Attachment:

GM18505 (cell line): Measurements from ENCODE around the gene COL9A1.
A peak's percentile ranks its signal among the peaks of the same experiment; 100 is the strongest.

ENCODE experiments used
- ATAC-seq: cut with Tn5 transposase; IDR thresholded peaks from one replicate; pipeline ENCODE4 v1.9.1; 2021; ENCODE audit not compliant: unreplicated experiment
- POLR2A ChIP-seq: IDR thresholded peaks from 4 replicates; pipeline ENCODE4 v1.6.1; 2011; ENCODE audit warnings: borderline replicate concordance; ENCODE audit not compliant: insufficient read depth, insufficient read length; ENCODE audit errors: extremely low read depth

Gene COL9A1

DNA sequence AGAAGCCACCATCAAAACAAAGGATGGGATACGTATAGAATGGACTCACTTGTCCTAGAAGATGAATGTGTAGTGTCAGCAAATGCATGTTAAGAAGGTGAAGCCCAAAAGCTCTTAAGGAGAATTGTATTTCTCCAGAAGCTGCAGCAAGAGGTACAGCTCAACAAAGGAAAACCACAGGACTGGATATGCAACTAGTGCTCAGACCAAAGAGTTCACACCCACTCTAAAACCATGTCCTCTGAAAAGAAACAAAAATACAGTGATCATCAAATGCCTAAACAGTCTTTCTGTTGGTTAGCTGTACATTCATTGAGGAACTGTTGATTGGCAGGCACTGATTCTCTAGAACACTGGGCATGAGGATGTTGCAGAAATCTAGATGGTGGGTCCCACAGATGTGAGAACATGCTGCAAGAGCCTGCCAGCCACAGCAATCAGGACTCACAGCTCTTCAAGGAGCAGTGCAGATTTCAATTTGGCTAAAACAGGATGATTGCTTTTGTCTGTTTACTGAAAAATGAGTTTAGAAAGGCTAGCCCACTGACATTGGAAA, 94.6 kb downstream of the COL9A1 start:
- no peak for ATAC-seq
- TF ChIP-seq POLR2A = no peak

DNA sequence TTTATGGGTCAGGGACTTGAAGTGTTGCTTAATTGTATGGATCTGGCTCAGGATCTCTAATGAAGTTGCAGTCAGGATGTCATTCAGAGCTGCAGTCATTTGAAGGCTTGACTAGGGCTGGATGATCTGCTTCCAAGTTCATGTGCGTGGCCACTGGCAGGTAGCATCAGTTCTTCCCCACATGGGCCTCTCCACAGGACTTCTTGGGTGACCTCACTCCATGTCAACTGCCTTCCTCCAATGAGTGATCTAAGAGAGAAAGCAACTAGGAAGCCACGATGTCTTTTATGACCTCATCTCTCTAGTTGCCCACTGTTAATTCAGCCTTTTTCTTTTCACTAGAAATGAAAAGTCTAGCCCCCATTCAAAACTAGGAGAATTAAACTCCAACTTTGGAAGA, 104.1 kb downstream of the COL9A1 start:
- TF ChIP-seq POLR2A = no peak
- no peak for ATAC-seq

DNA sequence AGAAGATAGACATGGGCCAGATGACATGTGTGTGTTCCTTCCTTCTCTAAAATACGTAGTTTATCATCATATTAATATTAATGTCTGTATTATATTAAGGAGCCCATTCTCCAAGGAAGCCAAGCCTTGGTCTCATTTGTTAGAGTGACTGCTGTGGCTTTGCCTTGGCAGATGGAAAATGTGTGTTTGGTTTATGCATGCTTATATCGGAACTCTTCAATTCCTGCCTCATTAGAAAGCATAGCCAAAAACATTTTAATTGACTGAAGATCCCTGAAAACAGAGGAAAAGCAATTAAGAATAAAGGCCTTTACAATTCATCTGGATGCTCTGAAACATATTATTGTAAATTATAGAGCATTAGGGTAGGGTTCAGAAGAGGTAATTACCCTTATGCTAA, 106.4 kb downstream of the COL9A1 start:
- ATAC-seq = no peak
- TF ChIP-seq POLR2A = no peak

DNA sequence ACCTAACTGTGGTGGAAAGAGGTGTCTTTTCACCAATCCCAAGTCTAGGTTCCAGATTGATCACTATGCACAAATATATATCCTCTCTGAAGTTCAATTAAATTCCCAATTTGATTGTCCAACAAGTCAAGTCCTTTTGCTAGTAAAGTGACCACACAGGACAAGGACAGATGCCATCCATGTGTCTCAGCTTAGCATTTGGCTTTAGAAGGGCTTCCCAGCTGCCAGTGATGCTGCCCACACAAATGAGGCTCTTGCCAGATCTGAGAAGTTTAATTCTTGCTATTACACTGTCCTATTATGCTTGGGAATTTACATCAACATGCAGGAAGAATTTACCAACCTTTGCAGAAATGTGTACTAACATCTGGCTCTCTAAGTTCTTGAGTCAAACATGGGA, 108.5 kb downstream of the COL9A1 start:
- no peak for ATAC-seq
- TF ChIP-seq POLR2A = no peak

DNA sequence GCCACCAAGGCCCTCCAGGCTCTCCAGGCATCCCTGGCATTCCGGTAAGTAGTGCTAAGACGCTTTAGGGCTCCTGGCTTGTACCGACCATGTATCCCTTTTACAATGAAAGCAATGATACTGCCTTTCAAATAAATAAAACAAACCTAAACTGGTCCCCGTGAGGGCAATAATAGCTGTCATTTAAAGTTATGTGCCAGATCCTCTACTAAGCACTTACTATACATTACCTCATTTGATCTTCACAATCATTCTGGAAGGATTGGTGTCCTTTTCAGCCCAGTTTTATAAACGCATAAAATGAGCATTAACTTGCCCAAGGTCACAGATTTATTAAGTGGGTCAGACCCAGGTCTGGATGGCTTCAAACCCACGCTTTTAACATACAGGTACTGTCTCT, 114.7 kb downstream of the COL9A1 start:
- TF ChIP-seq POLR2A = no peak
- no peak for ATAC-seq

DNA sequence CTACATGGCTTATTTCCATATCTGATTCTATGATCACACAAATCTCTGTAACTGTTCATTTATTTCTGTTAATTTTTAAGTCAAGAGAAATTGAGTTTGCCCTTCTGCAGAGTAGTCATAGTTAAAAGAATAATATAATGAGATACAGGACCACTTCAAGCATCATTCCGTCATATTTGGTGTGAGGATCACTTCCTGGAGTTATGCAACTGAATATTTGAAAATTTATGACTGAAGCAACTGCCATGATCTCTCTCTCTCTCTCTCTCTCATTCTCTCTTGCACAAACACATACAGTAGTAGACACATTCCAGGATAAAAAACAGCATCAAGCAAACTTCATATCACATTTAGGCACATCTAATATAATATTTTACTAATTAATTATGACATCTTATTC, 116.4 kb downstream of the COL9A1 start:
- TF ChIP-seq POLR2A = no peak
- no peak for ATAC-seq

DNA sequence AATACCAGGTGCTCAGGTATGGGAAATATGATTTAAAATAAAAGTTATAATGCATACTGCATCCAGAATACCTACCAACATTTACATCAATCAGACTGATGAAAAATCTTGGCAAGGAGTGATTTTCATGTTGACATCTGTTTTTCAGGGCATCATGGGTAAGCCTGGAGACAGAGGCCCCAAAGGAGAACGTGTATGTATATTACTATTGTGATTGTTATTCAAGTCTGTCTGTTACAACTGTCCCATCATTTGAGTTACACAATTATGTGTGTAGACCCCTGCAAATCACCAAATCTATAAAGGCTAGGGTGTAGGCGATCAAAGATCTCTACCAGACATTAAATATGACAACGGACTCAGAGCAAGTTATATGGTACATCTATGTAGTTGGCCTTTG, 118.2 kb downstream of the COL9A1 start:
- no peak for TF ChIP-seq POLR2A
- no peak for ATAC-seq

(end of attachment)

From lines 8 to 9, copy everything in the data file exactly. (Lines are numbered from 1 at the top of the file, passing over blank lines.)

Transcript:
- no peak for ATAC-seq
- TF ChIP-seq POLR2A = no peak